Irwin is certainly correct when he takes the existence of out-of-body vision, in people who were born blind, as evidence against a sensory basis "at least as we usually understand this expression" (p. 110). I also share his critical attitude toward Ring and Cooper's (1999) transcendental awareness model of blind persons' OBEs that can hardly be falsified. The sociocognitive account Irwin himself proposes (i.e., cultural and media influences on a person's expectation of what an OBE or near-death experience "should look like") may indeed be more appropriate, but even if it could be proved valid we still need to elucidate those brain mechanisms that turn expectations into perceptual-like impressions. Had we only dealt with phenomenal visual experiences after acquired blindness, the problem would not have been substantial; we know that, as a release phenomenon, "phantom vision" occurs rather frequently after either peripheral or central blindness (Schultz & Melzack, 1991). Phantom vision is in many respects simi lar to the phenomenal persistence of a body part after amputation, that is, phantom somesthesis or the phantom limb phenomenon. Contrary to most contemporary textbook information, phantom body parts can also be experienced by people with congenital absence of limbs (Brugger et al., 2000). This observation does not question the important role of decades of sensorimotor limb experiences in the genesis of amputation phantoms. It just means that bodily experience is no necessary requirement to feel a phantom of one's entire body (an astral or parasomatic body in parapsychological terminology). In fact, cases of out-of-body or related doppelganger experiences in persons who lack a limb, but whose phantom body is normally shaped, are not unique in the neurological literature. As theoretically important as they undoubtedly are, observations of OBEs in the congenitally blind are predicted by current neuropsychological theories of bodily representations.
From "seeing" to seeing: the virtual reality of OBEs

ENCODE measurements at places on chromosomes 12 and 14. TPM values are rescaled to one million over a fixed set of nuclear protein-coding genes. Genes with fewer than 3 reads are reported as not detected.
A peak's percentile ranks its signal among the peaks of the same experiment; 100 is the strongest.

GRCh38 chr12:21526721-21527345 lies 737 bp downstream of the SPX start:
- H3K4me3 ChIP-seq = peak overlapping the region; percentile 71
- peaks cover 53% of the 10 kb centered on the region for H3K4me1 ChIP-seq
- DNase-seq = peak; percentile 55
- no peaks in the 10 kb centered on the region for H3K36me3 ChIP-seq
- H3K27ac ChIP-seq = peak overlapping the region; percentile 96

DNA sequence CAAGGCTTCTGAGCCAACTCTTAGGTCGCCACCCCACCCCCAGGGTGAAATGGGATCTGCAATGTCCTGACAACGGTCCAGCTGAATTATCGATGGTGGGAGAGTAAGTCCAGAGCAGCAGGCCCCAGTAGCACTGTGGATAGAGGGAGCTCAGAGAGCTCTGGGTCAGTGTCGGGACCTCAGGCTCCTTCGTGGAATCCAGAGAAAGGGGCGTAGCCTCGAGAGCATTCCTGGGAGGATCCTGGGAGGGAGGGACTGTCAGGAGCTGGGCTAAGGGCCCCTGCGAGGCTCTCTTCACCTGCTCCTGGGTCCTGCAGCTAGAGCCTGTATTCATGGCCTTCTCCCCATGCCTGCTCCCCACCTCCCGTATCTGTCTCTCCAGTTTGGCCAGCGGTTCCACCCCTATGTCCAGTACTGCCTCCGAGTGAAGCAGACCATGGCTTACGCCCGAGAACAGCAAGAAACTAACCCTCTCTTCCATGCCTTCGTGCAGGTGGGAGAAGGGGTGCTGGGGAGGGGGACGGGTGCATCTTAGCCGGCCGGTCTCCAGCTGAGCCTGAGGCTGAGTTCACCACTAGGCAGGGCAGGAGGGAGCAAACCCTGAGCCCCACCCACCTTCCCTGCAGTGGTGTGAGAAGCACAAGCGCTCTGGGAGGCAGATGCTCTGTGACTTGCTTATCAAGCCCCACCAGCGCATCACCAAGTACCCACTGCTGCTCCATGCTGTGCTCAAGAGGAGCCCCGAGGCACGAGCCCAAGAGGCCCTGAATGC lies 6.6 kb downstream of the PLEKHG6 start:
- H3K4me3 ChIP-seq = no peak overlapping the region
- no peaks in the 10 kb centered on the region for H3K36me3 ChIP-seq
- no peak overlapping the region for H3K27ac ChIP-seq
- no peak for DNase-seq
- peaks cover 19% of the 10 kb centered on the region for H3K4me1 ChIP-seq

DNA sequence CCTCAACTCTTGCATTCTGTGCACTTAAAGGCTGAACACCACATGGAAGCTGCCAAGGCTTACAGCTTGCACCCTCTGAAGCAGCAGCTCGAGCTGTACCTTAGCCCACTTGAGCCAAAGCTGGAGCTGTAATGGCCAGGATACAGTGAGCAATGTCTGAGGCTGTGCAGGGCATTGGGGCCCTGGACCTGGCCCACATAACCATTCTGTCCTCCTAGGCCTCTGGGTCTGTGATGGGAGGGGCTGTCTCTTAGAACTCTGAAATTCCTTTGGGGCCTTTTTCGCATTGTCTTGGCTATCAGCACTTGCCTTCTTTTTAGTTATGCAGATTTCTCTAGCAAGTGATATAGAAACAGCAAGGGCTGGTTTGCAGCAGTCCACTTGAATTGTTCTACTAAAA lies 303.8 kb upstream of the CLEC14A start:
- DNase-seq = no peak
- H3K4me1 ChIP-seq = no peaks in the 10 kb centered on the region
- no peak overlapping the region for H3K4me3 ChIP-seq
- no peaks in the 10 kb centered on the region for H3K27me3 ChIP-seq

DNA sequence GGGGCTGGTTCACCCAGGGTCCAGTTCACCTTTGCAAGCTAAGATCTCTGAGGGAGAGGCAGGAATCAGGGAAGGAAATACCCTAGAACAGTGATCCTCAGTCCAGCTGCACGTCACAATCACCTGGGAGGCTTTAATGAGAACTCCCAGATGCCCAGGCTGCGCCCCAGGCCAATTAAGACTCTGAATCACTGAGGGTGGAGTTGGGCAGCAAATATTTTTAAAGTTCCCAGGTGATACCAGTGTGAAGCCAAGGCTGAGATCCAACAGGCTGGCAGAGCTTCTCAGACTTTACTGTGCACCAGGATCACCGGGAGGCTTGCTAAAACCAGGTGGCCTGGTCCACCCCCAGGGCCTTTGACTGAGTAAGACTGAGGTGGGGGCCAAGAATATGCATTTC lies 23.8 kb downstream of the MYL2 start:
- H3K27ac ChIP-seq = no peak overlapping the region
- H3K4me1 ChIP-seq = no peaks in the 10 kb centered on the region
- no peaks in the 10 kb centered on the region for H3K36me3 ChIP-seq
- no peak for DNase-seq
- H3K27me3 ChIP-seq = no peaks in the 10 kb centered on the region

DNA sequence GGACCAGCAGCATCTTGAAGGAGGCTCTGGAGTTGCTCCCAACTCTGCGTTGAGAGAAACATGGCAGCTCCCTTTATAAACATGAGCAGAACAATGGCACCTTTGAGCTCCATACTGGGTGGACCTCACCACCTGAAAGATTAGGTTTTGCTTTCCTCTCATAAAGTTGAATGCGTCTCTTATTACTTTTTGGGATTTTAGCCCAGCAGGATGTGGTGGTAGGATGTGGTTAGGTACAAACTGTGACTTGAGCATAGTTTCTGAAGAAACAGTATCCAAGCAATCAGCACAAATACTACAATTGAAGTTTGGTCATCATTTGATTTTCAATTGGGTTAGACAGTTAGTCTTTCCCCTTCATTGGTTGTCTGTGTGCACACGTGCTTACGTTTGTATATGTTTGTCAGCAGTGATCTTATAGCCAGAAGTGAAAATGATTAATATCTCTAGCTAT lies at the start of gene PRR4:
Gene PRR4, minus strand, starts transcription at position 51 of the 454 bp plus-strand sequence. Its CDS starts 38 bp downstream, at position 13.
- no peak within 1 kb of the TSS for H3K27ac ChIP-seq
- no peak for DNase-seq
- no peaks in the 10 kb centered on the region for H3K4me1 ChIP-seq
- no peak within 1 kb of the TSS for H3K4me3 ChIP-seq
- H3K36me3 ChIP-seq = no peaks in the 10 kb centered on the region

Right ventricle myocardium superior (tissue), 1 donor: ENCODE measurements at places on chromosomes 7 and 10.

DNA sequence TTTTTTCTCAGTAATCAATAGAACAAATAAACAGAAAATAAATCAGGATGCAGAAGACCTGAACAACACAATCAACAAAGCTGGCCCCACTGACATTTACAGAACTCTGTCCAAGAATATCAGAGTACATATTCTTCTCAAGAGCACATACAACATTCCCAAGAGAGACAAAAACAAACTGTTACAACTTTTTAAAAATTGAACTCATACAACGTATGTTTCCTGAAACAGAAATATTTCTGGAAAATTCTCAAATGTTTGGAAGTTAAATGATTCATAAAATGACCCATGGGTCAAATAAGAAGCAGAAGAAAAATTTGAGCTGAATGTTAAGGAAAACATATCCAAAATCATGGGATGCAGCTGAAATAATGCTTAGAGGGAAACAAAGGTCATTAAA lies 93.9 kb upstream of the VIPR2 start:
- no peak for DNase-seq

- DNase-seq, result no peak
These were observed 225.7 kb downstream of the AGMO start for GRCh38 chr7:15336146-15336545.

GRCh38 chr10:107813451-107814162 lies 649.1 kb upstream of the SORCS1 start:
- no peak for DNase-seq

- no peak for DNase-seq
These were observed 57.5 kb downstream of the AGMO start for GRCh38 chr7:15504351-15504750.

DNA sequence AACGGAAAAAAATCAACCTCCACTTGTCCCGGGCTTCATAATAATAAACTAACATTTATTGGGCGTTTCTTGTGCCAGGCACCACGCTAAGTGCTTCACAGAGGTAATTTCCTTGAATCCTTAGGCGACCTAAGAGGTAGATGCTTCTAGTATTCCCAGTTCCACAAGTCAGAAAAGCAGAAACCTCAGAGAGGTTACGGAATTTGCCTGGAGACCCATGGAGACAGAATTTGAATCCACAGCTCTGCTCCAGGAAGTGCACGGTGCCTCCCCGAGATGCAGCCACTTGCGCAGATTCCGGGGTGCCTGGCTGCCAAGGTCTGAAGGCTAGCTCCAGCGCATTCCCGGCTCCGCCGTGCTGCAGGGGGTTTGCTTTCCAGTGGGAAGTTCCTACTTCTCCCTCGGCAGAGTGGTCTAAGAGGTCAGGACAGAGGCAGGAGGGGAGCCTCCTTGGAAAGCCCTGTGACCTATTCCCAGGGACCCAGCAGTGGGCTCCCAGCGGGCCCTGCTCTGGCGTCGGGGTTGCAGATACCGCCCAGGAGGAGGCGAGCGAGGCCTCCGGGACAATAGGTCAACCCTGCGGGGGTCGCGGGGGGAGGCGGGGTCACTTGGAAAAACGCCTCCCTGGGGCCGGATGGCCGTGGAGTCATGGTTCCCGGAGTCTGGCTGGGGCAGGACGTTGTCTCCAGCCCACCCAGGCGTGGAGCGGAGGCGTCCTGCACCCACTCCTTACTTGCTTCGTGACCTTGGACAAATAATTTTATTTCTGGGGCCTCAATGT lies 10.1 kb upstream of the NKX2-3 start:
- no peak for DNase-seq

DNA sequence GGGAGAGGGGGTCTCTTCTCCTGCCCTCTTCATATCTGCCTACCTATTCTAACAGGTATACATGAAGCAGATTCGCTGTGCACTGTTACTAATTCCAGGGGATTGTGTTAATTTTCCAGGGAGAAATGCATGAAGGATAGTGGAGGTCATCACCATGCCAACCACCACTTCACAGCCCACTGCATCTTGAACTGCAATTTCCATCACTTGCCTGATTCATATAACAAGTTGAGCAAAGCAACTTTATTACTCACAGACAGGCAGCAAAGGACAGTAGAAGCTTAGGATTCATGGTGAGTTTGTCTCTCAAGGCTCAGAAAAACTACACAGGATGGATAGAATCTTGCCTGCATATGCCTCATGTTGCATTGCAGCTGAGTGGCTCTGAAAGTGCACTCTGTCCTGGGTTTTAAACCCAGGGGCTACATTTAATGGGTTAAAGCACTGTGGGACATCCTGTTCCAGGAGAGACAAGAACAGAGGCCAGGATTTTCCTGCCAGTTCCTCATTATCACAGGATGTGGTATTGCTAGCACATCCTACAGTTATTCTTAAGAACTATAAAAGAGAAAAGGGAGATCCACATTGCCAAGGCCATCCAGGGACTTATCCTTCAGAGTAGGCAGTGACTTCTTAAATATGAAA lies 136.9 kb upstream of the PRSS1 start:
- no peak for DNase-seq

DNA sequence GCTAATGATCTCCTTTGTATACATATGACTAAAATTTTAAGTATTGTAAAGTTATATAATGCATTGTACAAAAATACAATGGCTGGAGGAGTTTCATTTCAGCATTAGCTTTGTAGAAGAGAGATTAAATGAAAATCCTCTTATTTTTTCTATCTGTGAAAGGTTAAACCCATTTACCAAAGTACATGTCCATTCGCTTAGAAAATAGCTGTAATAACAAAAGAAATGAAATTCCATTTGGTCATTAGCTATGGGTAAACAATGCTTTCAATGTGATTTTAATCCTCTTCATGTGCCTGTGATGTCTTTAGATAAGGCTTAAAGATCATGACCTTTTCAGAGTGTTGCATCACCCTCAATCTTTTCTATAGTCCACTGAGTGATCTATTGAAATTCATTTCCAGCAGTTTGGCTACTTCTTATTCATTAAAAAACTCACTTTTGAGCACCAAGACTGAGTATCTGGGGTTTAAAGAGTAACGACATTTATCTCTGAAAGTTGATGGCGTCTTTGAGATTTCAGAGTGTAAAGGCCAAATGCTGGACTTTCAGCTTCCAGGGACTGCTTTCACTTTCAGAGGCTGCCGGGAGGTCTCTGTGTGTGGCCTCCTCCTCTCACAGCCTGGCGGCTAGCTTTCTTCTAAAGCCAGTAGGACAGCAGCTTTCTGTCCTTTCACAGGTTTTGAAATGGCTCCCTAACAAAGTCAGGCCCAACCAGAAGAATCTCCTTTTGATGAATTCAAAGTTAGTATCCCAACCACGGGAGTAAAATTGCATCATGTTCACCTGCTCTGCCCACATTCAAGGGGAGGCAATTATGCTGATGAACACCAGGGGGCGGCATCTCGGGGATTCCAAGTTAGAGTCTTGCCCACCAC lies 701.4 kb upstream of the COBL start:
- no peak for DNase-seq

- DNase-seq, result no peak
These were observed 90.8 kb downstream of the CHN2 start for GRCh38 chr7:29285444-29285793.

I now turn to the very stimulating thoughts offered by Paul. He argued that the way deaf people learn to hear after implantation of a cochlear ear may be pertinent to the question of how blind people get to "see" during an OBE. He speculated that, if there were such a thing as a "cochlear eye," the comparison would have even been more helpful. In fact, there are a number of neurophysiologically based techniques that have been used to teach blind persons to "see" for the first time in their lives. Again, this "seeing" is a perceptual-like impression which--and this is the main point of interest to blind people--helps the patient to successfully avoid obstacles. One such technique is called the tactile vision substitution system (Kaczmarek, Webster, Bach-y-Rita, & Tomkins, 1991). The blind person carries a video camera on the top of his or her head, and a computer converts brightness information into pressure stimuli of different strength that are applied over a certain area on the person's skin (e.g., when lo oking at a bright full moon in the middle of an otherwise dimly lit sky, a high-pressure circular patch is felt within a surround of light pressure). As the fascinating first-hand accounts of congenitally blind people clearly show, after prolonged exposure to such cutaneous stimulation the individual will eventually refer to his or her perceptual experience as "seeing," forgetting more and more that what is actually provided is a complex array of mere tactile stimuli.